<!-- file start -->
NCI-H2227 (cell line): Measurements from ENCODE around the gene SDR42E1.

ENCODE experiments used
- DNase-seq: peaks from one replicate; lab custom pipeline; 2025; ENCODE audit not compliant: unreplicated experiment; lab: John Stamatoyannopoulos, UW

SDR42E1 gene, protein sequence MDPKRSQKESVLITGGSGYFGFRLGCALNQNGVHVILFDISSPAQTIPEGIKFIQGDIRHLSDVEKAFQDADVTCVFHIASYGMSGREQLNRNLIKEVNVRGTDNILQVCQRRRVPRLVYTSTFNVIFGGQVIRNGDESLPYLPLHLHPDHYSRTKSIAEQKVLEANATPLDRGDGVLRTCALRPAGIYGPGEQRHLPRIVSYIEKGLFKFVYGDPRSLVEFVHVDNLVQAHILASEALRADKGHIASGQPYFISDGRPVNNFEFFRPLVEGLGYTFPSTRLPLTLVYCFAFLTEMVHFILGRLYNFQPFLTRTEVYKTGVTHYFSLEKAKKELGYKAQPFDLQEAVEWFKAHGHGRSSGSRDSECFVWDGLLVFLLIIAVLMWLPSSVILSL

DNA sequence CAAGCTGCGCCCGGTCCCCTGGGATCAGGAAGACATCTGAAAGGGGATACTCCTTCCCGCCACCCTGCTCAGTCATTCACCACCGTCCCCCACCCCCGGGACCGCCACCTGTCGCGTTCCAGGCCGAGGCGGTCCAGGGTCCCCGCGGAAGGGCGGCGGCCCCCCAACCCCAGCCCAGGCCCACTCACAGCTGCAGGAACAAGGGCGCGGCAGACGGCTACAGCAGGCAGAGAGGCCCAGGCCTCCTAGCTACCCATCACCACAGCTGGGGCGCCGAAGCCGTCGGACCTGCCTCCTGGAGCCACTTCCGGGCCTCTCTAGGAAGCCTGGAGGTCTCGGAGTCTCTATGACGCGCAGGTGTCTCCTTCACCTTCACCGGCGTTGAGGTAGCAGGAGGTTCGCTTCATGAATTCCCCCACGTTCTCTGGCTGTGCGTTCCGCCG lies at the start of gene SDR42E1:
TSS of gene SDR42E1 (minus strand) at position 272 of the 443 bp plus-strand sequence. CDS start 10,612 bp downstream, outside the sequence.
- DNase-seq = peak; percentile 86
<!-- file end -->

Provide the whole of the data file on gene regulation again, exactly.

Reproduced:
NCI-H2227 (cell line): Measurements from ENCODE around the gene SDR42E1.

ENCODE experiments used
- DNase-seq: peaks from one replicate; lab custom pipeline; 2025; ENCODE audit not compliant: unreplicated experiment; lab: John Stamatoyannopoulos, UW

SDR42E1 gene, protein sequence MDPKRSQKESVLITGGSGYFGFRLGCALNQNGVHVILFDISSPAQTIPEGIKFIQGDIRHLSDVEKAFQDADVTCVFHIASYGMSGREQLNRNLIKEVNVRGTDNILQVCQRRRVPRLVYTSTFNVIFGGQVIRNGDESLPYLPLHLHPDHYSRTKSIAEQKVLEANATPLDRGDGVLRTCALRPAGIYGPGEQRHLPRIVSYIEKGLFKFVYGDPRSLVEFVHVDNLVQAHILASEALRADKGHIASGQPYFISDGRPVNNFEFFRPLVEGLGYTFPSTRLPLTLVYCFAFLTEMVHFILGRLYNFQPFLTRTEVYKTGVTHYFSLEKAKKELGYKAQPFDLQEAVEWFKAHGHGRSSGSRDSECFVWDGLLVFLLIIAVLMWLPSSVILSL

DNA sequence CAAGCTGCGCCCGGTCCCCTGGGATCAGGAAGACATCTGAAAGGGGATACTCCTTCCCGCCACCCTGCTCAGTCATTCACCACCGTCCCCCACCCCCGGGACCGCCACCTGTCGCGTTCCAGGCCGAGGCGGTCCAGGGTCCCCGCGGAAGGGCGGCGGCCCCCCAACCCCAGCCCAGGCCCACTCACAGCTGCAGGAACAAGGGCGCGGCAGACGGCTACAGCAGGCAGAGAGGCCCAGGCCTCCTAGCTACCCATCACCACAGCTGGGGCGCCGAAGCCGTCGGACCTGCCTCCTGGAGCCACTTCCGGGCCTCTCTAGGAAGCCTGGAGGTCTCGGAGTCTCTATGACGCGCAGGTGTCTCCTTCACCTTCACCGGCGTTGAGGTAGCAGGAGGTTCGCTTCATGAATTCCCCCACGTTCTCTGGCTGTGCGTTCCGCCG lies at the start of gene SDR42E1:
TSS of gene SDR42E1 (minus strand) at position 272 of the 443 bp plus-strand sequence. CDS start 10,612 bp downstream, outside the sequence.
- DNase-seq = peak; percentile 86